TAKALA: Evidence Of Pay-To-Play Operation Scrubbed From Wikipedia
Evidence showing major news organizations paid to selectively edit their own Wikipedia pages has been wiped from the website over the last several weeks, leaving few signs it ever existed.
Pages for NBC’s Chuck Todd, former Facebook communications chief Caryn Marooney and Axios’s Jonathan Swan were wiped of any reference to a March story in The Huffington Post revealing how each had been “whitewashed” by paid Wikipedia editors, especially Ed Sussman, the founder of a website called “WhiteHatWiki.”
Efforts by Wikipedia users to disclose the manipulation were quickly rebuffed. “In March 2019, The Huffington Post reported that Axios had paid a public relations firm … to remove unflattering information from Swan’s Wikipedia page and to promote his accomplishments,” said an entry on Swan’s page.
The entry was removed without explanation in a matter of hours by a user called “Ronz.” A second user, “BTCGeek,” said the aggressive effort to control Swan’s image wasn’t relevant, writing, “This does not belong in a biography, and the statement is not an accurate summary of the article.” (RELATED: Activist Wikipedia Editors Forbid Any Mention Of Sarah Jeong’s Racist Tweets On Her Page)
The user advised others to take it “to the talk page” if they disagreed rather than editing the page normally, a section that makes it much harder for casual readers to see the disagreement.
A similar scenario played out on Todd’s profile, where editors tied to NBC have sought to suppress information about a dinner party Todd hosted for Jennifer Palmieri, the communications director for Hillary Clinton’s 2016 campaign.
In February, editors removed a reference to the dinner, arguing that the only citation for the story was The Daily Caller — “a highly questionable source,” according to the site.
When a user added a reference to the story — this time citing both The Huffington Post and a column by Sharyl Attkisson — it was deleted by “Ronz” a little over an hour later, the same user who initially objected to the information being shared on Swan’s page.
This time, “Ronz” said, the story fell in Wikipedia’s “CoatRack” category, meaning it “ostensibly discusses its … subject [Chuck Todd], but instead focuses on another subject entirely.”
Interestingly, Todd’s page was locked for editing to unregistered users on Feb. 6 — just before the Feb. 20 removal of any reference to the dinner.
On Marooney’s page, an editor attempted to insert a line describing its tortured origins. “In March, 2019, it was reported that Facebook paid Ed Sussman for the creation of Marooney’s Wikipedia page.” (Marooney served as Facebook’s vice president of communications before leaving the company in February.)
In a 574-word response, Sussman said the information again fell in the “CoatRack” category, and took the opportunity to call The Huffington Post’s assertion that he used “walls of text” to manipulate the editing process “inaccurate.” Editors eventually acquiesced to Sussman and removed the disclosure about the page’s origin.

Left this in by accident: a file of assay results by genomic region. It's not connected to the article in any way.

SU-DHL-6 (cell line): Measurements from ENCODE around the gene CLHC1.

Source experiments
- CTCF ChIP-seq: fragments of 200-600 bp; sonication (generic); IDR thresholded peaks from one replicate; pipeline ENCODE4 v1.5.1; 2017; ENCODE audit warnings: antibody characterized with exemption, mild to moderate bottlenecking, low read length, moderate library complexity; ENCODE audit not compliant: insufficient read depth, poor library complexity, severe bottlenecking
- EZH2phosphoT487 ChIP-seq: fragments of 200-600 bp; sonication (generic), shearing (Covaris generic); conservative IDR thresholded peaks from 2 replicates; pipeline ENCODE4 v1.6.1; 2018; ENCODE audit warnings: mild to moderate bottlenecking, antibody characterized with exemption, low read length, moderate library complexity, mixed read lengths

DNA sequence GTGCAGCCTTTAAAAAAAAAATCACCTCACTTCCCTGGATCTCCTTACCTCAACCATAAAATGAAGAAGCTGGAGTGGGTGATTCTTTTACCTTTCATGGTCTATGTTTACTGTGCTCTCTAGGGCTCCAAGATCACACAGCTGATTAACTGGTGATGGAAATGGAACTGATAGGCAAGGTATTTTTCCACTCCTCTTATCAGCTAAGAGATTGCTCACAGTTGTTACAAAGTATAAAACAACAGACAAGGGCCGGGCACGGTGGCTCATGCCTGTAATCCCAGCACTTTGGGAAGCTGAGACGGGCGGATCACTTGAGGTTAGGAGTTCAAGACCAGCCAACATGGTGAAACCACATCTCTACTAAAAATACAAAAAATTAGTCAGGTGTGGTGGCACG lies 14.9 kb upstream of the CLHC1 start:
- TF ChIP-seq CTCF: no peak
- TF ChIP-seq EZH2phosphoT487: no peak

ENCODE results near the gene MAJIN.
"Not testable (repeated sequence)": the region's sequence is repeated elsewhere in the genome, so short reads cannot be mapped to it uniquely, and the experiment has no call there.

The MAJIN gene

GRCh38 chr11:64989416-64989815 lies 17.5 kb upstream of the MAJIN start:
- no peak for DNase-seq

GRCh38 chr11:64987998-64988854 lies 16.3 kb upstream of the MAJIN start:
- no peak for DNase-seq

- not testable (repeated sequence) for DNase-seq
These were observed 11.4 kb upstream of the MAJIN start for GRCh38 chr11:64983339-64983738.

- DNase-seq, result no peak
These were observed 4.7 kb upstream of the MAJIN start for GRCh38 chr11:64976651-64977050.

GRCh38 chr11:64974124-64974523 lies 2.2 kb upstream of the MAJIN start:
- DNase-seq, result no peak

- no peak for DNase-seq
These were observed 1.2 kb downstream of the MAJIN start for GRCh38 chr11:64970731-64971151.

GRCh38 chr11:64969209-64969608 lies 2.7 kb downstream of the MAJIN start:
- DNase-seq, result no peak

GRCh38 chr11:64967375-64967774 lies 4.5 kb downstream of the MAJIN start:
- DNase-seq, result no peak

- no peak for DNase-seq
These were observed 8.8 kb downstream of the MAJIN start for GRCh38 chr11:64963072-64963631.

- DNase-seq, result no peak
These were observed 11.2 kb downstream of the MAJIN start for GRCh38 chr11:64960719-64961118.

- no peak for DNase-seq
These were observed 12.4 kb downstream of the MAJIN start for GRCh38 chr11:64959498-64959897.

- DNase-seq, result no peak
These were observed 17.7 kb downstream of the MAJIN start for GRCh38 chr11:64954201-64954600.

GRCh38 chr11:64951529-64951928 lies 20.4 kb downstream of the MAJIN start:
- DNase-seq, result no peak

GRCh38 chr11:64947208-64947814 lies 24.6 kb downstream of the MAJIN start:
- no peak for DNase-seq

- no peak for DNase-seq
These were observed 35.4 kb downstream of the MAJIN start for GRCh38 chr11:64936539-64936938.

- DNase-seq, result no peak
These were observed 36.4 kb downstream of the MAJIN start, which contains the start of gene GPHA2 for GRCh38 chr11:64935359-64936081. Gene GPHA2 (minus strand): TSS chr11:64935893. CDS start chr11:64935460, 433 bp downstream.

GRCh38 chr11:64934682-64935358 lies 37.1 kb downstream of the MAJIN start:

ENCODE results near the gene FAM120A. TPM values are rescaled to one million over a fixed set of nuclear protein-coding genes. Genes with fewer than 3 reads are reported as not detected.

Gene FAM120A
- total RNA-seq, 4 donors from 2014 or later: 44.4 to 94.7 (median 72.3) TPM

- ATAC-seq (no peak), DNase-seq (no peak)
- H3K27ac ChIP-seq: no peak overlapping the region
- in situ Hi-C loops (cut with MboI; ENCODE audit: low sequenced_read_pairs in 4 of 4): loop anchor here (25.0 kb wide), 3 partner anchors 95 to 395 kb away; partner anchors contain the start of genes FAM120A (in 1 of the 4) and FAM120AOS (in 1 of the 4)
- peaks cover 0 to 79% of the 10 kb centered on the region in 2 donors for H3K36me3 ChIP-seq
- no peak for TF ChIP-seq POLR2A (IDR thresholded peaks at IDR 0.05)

A discussion was still playing out on Axios’s “Talk” page on Tuesday over the inclusion of HuffPo’s report, with “Ronz” backing Sussman’s contention that the story wasn’t newsworthy. “Ronz” notably doesn’t disclose any clients, though comments across the internet suggest the user has been offering “online reputation monitoring” services since at least 2014 while boasting of “over 80,000” Wikipedia edits.
Wikipedia has become more insular over the last several years, especially when it comes to the range of political viewpoints it will allow. The site listed The Daily Mail, a conservative British publication, as a “deprecated source” in 2017, banning the use of its stories. Breitbart was banned in 2018, while The Daily Caller was banned in February 2019.
The site has become more susceptible to astroturf as a result. In the event an editor is able to bypass the special lock provided to a page such as Chuck Todd’s, any effort to edit the page requires a citation to a story published by a legacy media giant — such as NBC — and buy-in from the handful of agents the same companies use to suppress dissent.
Attkisson — who has been a vocal critic of Wikipedia — described the situation aptly on Twitter last month. “Wikipedia don’t care. Remember: certain pages and topics are controlled by anonymous agenda editors. Try to edit in factual, footnoted info that contradicts their interest and they will revert it like it never even happened, but the false info stays.”
Wikipedia don't care. Remember: certain pages and topics are controlled by anonymous agenda editors. Try to edit in factual, footnoted info that contradicts their interest and they will revert it like it never even happened, but the false info stays. https://t.co/XYeGqvaz69
— Sharyl Attkisson????️♂️ (@SharylAttkisson) March 24, 2019
One thing is certain: The modern “encyclopedia” isn’t quite as immutable as its forebears.
The views and opinions expressed in this commentary are those of the author and do not reflect the official position of The Daily Caller.